Copper rebounded on Monday from a previous two-month low after Greece's lawmakers approved a pivotal budget reform which boosted the euro, but gains were capped by concerns about the US fiscal cliff and waning demand from China.

The dollar index was flat, with the euro holding steady versus the greenback after the Greek budget approval. However, gains were limited as a meeting of euro zone finance ministers on Monday was not expected to agree the release of fresh bailout funds.

Also weighing on copper, weekend data showed a sharp fall off in copper imports from China - which consumes about 40 percent of the world's copper - while Japanese growth data pointed to a mild recession in the world's third-largest economy

In the US meanwhile, the economy is facing a fiscal cliff that could see nearly $600 billion worth of spending cuts and tax increases begin in early 2013 if Republicans and Democrats fail to agree a last minute budget deal.

Three-month copper on the London Metal Exchange climbed 0.59 percent to $7,602.25 by 12:33 SA time, reversing losses from the previous session when it closed down more than half a percent.

“The euro strengthened because of Greece, but more cuts just means the economy goes deeper into recession, perpetuating how many times Greece comes back with the begging bowl,” said Citi analyst David Wilson.

A weaker dollar versus the euro makes metals priced in the US currency cheaper for European and other non-US investors.

Looking ahead Wilson said: “We see slowing Chinese copper imports over the next few months, because of the crackdown on collateralised financing (of copper). At some point this is going to be factored into copper price.”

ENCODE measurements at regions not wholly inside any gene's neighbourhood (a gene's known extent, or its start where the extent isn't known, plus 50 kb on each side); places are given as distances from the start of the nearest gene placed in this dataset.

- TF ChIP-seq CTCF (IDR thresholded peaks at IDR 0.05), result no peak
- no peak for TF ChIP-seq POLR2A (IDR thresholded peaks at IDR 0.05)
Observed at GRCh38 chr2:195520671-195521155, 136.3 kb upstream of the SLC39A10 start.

Copper hit its lowest since August 31 on Friday at $7,506 a tonne. Prices have fallen for the past five weeks, erasing gains made after Europe and the US retained easy monetary conditions in September.

Helping the metal rebound though, is a series of recent upbeat data from China suggesting seven straight quarters of slowing growth have ended. On the other hand, the uncertainty surrounding China's leadership change is tempering optimism.


Also, China's copper import growth slowed sharply to hit a 17-month low in October, a delayed effect of the negative arbitrage conditions over the summer caused by higher international prices compared to the domestic market.

Futures-based arbitrage for copper, based on three month LME and ShFe prices, has turned positive for imports, although including premiums of $40-$60 paid for stock in bonded warehouses, they are not yet in profitable territory, a Shanghai-based trader said.

Battery material lead fell 0.16 percent to $2,145.5 a tonne, giving back some of the strong gains seen over the past few weeks even as the physical market remains tight.

LME data showed the premium for cash lead against the three-month contract surged to $28.50 a tonne by Friday's close, its highest in more than a year and up from an $8 discount on Oct. 22.

The market for lead has tightened due in part to thinning scrap supply brought about by a mild winter in the US and Europe last year that caused fewer batteries to fail.

Supply tightness has also been exacerbated by big banks and trade houses pulling metal into LME-monitored warehouses with long backlogs.

Elsewhere, soldering metal tin rose 0.37 percent to $20,375 a tonne, with data showing the premium for cash tin over the three month price at $30 a tonne as of Friday, indicating tight nearby supply.

Zinc, used in galvanising rose 0.42 percent to $1,898 a tonne, with data showing 60,700 tonnes were booked to leave LME warehouses in Antwerp, extending the length of the multi-month queue there and making more zinc supply unavailable.

Aluminium rose 0.61 percent to $1,932.75 a tonne, while stainless-steel ingredient nickel, the worst performing LME base metal this year, rose 0.19 percent to $15,980.

Helping aluminium, China's State Reserves Bureau (SRB) issued a tender to buy 160,000 tonnes of the light metal from local smelters, two sources who received the tender notice said on Monday. - Reuters